The senators who wrote the original legislation authorizing Ready to Learn a decade ago criticized the new priorities. “Certainly, reading readiness is important . . . ,” wrote Sens. Thad Cochran (R-Miss.) and Edward Kennedy (D-Mass.) in a March 16 letter to Education Secretary Margaret Spellings. “However, the purpose of the Ready to Learn program is to use the readily accessible medium of public television to reach those households that have disadvantages that affect more than reading readiness. Being ready to learn also includes math readiness and development of social skills.”

Since participating public TV stations are required to air six hours of RTL programming a day, focusing the program too narrowly on reading instruction could have detrimental effects, the senators warned. “Frankly, six hours of teaching-to-read aired broadcasting, while laudable in some respects . . . does not appear likely to be engaging television programming.”

Because the department revised Ready to Learn without public comments and “attention to the intent of Congress,” Cochran and Kennedy asked Spellings to recall the RFP and add new criteria.

The Department of Education was crafting a response to the senators’ letter at Current’s deadline.

The department convened a panel of experts in September to review Ready to Learn and suggest changes. The panel included children’s TV researcher Daniel Anderson, Donna Chandler of Sesame Workshop and WGBH producer Carol Greenwald, among others. Many of the panelists’ recommendations made their way into the official solicitation for grant applications: focusing on a single content area, “unbundling” of programming and outreach grants, and hiring a public relations firm to place an RTL segment on Oprah and embed references to the program in popular sitcoms.

Outreach overhaul?

Since Ready to Learn launched in 1995, the program has relied on outreach coordinators on station staffs to lead workshops training day care workers, kindergarten teachers, parents and other caregivers on how to use RTL programs as launching pads for other learning activities. The outreach strategy was to suggest practical ways to promote early learning and reinforce the educational values of the television shows.

Over the past few years, PBS annually awarded $6 million in outreach grants to carry out these activities, according to Charlotte Brantley, senior director of Ready to Learn at PBS.

Two independent studies on the effectiveness of Ready to Learn workshops, commissioned by PBS as part of its RTL duties, turned in mixed results. One found no difference in school-readiness skills between kids whose parents or caregivers participated in workshops and those whose parents didn’t, although it did find that the adults who received the training were more likely to engage in RTL-recommended activities with their children. The second found that children whose teachers received RTL training and used the curriculum in a day care setting showed greater improvements in early literacy skills than children whose teachers didn’t.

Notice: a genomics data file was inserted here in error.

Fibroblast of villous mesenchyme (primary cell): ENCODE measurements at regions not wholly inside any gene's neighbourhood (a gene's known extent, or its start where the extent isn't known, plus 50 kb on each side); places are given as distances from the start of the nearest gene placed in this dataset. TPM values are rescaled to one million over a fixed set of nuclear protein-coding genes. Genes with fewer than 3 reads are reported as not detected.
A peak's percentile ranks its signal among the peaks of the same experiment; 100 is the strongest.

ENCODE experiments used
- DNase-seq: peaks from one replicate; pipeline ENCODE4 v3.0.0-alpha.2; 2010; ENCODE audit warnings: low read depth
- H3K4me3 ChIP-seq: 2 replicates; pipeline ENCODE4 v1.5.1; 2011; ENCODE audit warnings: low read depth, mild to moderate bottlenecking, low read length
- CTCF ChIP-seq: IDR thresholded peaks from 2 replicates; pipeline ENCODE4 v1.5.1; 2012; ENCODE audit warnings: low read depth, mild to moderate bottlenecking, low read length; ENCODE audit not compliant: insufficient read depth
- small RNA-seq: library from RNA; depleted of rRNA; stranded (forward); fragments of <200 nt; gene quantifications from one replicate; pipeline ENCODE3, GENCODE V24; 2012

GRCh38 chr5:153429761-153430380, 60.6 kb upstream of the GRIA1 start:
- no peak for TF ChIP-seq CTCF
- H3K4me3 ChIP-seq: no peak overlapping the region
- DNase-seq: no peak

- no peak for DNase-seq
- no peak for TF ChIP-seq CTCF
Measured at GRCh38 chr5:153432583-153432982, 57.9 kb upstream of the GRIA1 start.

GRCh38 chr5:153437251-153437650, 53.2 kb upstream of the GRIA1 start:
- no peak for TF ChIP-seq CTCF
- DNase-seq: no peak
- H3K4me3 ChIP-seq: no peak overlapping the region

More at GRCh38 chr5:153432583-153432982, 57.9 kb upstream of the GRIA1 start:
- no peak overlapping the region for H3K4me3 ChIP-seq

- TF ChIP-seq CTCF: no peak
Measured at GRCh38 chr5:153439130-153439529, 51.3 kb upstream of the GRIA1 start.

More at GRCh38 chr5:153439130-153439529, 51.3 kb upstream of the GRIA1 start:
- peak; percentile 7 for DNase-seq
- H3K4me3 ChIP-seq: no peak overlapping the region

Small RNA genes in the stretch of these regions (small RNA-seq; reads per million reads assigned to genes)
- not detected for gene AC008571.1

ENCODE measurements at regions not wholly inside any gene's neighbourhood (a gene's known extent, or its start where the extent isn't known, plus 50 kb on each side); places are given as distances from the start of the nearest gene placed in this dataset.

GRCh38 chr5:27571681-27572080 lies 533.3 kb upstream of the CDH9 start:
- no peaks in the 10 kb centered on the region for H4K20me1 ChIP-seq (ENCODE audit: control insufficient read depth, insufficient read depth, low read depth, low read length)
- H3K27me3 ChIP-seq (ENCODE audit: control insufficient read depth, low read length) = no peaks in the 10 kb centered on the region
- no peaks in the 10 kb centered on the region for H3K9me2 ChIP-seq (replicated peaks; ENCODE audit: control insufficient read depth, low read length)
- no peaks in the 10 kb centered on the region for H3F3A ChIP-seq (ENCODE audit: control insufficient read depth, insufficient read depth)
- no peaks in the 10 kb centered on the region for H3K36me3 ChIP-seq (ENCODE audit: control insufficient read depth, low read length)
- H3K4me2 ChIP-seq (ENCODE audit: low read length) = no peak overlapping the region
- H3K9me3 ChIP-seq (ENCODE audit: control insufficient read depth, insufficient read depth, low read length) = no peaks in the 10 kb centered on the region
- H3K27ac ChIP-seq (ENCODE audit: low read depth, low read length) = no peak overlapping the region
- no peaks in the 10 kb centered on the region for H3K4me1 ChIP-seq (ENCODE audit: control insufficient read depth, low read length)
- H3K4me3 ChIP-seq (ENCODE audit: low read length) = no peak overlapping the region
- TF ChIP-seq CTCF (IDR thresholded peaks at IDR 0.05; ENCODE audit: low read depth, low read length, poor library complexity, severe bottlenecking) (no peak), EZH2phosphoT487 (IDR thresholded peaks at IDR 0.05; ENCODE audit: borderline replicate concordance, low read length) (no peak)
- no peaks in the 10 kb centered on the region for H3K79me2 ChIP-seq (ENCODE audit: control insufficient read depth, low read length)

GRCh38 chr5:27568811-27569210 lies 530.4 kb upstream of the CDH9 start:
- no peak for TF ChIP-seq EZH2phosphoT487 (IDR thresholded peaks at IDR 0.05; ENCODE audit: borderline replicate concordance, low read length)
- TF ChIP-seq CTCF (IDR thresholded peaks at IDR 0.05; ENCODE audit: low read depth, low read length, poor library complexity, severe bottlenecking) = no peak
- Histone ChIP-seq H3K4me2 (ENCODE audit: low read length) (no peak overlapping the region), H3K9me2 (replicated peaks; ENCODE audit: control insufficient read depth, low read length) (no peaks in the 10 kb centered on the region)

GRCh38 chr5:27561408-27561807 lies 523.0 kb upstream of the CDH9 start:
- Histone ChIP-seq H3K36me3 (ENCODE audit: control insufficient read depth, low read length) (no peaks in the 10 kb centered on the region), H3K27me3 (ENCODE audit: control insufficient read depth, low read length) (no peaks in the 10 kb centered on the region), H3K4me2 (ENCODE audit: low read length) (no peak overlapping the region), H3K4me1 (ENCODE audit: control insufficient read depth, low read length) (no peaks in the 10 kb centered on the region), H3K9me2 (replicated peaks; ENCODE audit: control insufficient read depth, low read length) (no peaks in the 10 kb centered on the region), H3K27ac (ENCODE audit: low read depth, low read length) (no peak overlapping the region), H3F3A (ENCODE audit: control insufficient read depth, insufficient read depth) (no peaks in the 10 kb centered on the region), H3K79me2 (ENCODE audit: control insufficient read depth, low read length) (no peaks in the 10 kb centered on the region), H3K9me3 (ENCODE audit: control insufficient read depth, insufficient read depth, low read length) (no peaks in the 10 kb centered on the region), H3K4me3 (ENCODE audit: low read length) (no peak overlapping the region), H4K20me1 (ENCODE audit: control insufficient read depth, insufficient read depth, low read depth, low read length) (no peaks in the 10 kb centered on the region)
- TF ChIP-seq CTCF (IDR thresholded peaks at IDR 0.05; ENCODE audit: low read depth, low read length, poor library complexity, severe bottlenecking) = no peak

“The department has been clear that, for their taste, there’s not enough real learning or measurable learning going on in the workshops,” O’Brien said.

The new guidelines aim to pack more educational value into the TV programs instead of workshops that supplement the TV shows.

The request for proposals for the outreach grant calls for a national campaign with “unified RTL messages and strategies” carried out through collaborative partnerships with educational agencies, early-childhood development programs or entities, public libraries and faith-based groups, among other potential partners listed in the RFP. The national outreach plan also must include websites tied to RTL programs; national marketing through other television series, movies or videos; and an advisory board.

The department also wants applicants to propose “targeted local campaigns” that use appropriate new technologies to deliver RTL curricula and ancillary materials, an advertising campaign to reach low-income children and families, and an evaluation of whether parents and educators reached by the campaign watched RTL programs with their children. The department estimates that the RTL outreach grant will average $3.5 million, 42 percent less than PBS is now spending.

Knell contends that the department’s more targeted approach will be more effective. Splitting outreach funds among so many Ready to Learn stations diminished the overall impact of the program, he said.

Lynne Christian, outreach director for KCET, said the current approach to RTL outreach is too inconsistent from station to station, because many cannot afford to give printed materials recommending RTL activities to parents and caregivers.

“If you’re looking for certain outcomes, the materials and the workshop models need to be consistent across the country, with the same goals and objectives and materials supporting what we want people to do when they leave the session,” she said.

CPB and PBS invited a group of Ready to Learn coordinators and general managers to a meeting March 29 in Washington, D.C., to brainstorm about the stations’ role in RTL under the new guidelines. “We want them to consider: Could there be a different role and what could it be?” O’Brien said.

Web page posted March 30, 2005, revised April 4, 2005
Copyright 2004 by Current Publishing Committee

O'Brien brings teaching experience to RTL work.


CPB proposes federal aid for Ready to Learn initiative, 1993.

PBS expands Ready to Learn, 1996.

Feds will watch as PBS measures literacy effects of RTL, 2003.

Education Department will subdivide RTL for next five years, January 2005.


Full text of RFP from Federal Register in Word document or PDF file.

RFP for the last round, May 2000.